Campus police at the University of California, Berkeley have apparently become really interested in issuing hefty citations for minor bicycle violations. According to a piece by Lee Romney in the Los Angeles Times:

UC Berkeley students — already squeezed by steep tuition increases — are banding together to protest campus citations for bike infractions that run $220 apiece and exceed many vehicle violations.

UC Berkeley police say they have issued 103 bike citations from August to November, a 41 percent increase over the same period last year, nabbing students for riding through designated “dismount zones” and locking their bikes to railings instead of often-overfilled racks.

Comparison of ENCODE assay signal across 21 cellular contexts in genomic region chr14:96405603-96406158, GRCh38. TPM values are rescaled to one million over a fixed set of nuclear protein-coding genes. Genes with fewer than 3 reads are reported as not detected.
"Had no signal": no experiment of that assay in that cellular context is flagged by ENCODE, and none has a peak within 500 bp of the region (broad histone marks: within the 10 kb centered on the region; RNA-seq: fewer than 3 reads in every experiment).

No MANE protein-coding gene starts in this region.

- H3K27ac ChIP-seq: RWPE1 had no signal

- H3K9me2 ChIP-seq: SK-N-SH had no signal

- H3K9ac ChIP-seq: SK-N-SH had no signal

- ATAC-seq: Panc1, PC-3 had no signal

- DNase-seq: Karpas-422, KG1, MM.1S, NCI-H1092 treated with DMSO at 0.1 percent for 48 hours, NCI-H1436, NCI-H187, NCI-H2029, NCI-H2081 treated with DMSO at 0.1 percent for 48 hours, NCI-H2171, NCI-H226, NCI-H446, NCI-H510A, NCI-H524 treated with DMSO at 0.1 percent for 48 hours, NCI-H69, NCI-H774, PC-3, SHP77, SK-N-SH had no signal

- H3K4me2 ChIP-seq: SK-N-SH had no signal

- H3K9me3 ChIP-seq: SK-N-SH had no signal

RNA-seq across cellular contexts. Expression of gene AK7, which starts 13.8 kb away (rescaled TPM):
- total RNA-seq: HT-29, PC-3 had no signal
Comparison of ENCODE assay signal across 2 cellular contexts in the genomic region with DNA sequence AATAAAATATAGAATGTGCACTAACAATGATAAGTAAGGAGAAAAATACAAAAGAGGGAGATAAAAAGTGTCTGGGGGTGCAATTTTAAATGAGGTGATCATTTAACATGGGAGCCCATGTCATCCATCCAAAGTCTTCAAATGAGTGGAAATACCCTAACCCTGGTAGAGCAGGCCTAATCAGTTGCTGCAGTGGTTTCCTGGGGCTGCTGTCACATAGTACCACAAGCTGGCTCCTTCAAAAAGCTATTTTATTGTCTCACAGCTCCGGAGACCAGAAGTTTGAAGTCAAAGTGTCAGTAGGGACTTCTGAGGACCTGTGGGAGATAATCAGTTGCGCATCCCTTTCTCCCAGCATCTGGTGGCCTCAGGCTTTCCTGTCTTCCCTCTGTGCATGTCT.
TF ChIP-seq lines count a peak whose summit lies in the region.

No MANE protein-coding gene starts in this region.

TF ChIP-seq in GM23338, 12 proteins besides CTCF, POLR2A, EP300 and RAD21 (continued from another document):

So Berkeley students have created one of those Facebook-based groups to support students who’ve been hit by the fines.

Generating sympathy has proven a little difficult, however. As David Reed wrote on the Facebook page:

Rules are rules and laws are laws so follow them, simple. I see so many bikers who violate vehicular laws and cause near accidents because they feel as if they have more rights to the roadways than virtually anyone, including pedestrians. It’s time bikers pay their fair share.

Students, after all, are breaking the rules. Why shouldn’t they be severely punished?

Well maybe, but are students breaking the rules 41 percent more often than last year? Or has cash-strapped Berkeley merely found a new way to raise revenue on campus?

What is the school doing with the profits from all of these citations? It might consider buying more bike racks. [Image via]

Daniel Luzer

Daniel Luzer is the news editor at Governing Magazine and former web editor of the Washington Monthly. Find him on Twitter: @Daniel_Luzer